As all this was going on, the teachers at Oriole Park were saying enough.

"Our custodial staff was cut from three to two," says Erika Wozniak, a third-grade teacher who's Oriole's union rep. "Nothing against the custodians we have—they're doing everything they can. But our school was getting dirtier and dirtier."

In preparation for filing a grievance, the teachers started keeping a diary. It's not the kind where you write about a lovely rose. It's more about having to pick up a bloody paper towel in the washroom, mop up a sick kid's vomit, or empty the garbage.

Things got really bad in the winter, when one of the school's janitors had to shovel. Apparently, the board forgot that in Chicago we have this thing called snow.

In February the teachers filed a union grievance stipulating that they "are performing the daily duties of a custodian," including "sweeping, mopping, vacuuming, cleaning bathrooms and disinfecting play areas."

According to the grievance, school janitors have told teachers "that they are not allowed to spend more than four minutes cleaning in a classroom."

In addition, "the custodians stated they were told that 'if a classroom looks fine they should skip it and go to the next class.'"

On May 7 the Oriole Park teachers got their hearing, which required Wozniak, Chicago Teachers Union field representative Annette Rizzo, and a representative of Aramark to schlep down to the CPS central office.

The good news is that the cutbacks haven't affected the top CPS brass, as Wozniak reports the hearing room was "spotlessly clean."

I'm told the exchange in the hearing went a little like this:

WOZNIAK: We need our third janitor back.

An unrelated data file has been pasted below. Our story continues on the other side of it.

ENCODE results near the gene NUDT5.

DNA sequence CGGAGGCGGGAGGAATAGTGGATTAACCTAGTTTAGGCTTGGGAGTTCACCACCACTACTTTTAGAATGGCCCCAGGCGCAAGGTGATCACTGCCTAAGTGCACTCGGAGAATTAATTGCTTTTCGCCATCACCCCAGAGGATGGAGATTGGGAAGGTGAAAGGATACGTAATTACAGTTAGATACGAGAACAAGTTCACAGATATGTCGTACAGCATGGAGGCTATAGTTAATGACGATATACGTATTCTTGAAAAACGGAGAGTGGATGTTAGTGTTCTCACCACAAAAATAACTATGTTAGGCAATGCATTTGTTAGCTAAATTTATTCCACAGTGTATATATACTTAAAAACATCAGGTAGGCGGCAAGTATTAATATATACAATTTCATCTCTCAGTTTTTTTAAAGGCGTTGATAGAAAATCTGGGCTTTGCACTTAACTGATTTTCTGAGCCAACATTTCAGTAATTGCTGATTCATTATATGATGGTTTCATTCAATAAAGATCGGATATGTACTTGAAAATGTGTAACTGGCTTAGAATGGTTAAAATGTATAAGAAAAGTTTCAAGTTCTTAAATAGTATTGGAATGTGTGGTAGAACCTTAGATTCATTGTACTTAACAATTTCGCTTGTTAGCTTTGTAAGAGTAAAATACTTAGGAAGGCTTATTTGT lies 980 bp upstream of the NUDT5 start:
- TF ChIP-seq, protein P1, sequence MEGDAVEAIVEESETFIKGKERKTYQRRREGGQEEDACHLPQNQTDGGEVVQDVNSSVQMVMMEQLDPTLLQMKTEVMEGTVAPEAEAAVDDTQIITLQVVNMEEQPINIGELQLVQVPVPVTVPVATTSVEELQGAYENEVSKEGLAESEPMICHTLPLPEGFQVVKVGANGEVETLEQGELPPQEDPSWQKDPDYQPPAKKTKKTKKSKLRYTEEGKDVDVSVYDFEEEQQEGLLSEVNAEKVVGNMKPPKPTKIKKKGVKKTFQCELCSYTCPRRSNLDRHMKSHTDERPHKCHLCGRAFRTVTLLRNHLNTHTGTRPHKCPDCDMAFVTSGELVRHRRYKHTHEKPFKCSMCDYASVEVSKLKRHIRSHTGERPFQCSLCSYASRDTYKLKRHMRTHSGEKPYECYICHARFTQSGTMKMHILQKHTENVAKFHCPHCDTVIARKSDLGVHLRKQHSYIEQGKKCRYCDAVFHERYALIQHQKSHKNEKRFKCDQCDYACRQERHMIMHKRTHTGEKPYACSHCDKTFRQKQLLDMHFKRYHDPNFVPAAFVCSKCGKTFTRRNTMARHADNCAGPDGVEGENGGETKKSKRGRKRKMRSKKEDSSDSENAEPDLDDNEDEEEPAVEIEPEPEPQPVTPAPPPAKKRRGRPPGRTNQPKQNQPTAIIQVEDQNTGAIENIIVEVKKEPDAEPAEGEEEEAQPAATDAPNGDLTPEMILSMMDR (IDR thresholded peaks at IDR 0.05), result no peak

ARAMARK REP: Our formula shows you have more than enough janitors, and if you have any complaints you can call our hotline.

But then, under a withering cross-examination by Rizzo, the Aramark official blurted out, "It's true—I did it!"

Oh, wait—that's from an episode of Perry Mason I caught the other day. So I guess it didn't happen at the hearing.

Ealier this week—just as we were going to press—the hearing officer ruled against Wozniak on the grounds that "there was no evidence" that Aramark or the board "were contacted and made aware of the issues at Oriole" before the grievance was filed. Had they been aware, they'd have cleaned it up pronto, the ruling concludes.

Just so you know, the ruling is not exactly a big surprise.

That's because, as is usually the case, the first-round hearing officer was a board employee who's as likely to vote against the district as Mayor Emanuel is to start for Magic's Lakers next year.

Here's my money-saving suggestion. For future union grievances, skip this first step and go straight to an arbitrator. Then you can spend the money you save to hire more janitors.

Wozniak and the union can appeal. But they'd probably have to go all the way to the Supreme Court before Mayor Emanuel or his board admits that firing those janitors was a bad idea.  v